In an about face from Tuesday, the markets managed to climb uphill on Wednesday, and the major market exchange Traded Funds (ETFs) posted modest gains. Gold (GLD) was the big winner by making a new high of $1,438/ounce.
Interest rates were higher, pulling bonds down, but the major asset classes all ended up to the plus side. The day did not start out on a positive as military action in Libya, and continued struggles in Japan, to deal with the aftermath of the earthquake and tsunami, kept markets at bay.
Slowly but surely, the rebound gathered steam, even in the face of headwinds like Portugal’s rejection of its austerity plan, and on the domestic side, a horrific new-home sales report.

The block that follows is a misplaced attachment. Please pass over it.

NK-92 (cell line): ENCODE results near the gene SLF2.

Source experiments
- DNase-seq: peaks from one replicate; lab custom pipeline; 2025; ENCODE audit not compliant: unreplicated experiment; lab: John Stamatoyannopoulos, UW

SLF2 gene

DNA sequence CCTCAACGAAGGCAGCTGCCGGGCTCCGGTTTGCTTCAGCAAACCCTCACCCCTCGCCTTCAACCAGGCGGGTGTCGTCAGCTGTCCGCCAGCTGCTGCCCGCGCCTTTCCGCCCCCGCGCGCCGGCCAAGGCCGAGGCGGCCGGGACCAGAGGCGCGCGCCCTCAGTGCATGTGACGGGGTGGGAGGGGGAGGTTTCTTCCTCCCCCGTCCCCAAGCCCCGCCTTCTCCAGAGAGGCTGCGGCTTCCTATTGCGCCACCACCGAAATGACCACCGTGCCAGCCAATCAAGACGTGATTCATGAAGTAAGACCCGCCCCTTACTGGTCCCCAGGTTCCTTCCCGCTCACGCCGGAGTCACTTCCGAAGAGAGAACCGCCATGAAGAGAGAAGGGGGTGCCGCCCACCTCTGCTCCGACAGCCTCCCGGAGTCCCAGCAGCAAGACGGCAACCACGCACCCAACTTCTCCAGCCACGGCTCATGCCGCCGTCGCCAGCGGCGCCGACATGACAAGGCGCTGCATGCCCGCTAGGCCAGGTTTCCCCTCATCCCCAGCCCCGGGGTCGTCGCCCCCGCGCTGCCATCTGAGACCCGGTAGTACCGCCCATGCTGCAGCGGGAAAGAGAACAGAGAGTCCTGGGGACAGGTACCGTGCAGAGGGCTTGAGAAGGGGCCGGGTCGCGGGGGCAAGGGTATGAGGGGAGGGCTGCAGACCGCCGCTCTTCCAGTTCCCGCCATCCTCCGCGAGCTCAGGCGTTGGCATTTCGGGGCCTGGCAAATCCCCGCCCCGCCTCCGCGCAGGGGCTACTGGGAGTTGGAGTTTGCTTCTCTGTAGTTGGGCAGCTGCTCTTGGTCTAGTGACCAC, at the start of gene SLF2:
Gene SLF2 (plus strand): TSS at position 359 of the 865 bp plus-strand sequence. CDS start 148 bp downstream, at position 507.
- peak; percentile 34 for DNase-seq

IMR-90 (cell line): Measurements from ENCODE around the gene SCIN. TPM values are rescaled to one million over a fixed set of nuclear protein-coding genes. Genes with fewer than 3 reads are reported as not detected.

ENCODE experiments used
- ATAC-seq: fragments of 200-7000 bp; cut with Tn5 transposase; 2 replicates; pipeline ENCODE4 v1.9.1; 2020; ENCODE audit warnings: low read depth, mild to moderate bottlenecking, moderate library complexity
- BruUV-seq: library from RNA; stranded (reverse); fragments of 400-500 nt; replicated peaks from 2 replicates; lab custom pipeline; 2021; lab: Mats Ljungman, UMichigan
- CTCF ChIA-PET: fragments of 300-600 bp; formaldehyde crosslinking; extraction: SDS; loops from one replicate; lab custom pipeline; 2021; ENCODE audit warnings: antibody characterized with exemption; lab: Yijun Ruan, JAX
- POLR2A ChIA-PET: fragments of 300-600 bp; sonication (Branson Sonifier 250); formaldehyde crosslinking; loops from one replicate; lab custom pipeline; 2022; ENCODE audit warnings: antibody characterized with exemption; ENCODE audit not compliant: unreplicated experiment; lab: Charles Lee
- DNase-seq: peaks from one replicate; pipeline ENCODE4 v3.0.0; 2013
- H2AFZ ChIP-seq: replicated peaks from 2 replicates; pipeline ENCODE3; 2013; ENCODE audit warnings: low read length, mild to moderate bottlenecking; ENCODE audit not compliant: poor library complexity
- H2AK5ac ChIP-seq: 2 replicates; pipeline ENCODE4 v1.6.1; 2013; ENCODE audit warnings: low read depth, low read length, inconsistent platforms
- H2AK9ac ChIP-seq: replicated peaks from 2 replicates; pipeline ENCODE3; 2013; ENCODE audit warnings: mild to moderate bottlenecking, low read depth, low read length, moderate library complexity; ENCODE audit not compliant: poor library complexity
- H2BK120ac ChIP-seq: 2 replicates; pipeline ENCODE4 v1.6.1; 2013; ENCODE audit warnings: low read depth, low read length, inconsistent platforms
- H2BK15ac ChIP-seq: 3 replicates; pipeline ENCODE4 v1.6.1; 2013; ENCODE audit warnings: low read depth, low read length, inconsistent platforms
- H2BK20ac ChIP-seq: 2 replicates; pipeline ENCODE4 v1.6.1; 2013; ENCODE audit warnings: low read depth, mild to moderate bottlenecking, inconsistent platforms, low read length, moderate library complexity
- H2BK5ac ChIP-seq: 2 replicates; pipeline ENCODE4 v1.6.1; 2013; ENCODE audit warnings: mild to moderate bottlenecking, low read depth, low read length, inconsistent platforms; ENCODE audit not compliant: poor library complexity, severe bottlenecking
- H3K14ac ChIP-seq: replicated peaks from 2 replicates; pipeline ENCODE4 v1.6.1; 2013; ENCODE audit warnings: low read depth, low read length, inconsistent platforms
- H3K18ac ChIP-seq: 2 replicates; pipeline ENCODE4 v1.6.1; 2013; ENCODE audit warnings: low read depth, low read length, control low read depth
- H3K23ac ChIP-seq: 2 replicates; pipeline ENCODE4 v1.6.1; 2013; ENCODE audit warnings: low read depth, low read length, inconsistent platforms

For about 2 years now, I have been posting on and off about the futility of stimulus packages, especially for the real estate area. With no real demand to drive this market, new-home sales plunged 16.9% from January to an annual rate of 250,000 units, which is the lowest since record keeping stared in 1963.
The median price of a new home dropped almost 14% to $202,100, the lowest since the end of 2003. If you’re hoping for a real estate rebound to the glory days of 2008, think again, because it won’t happen. If this subject interests you, be sure to read “Debt Built Society.”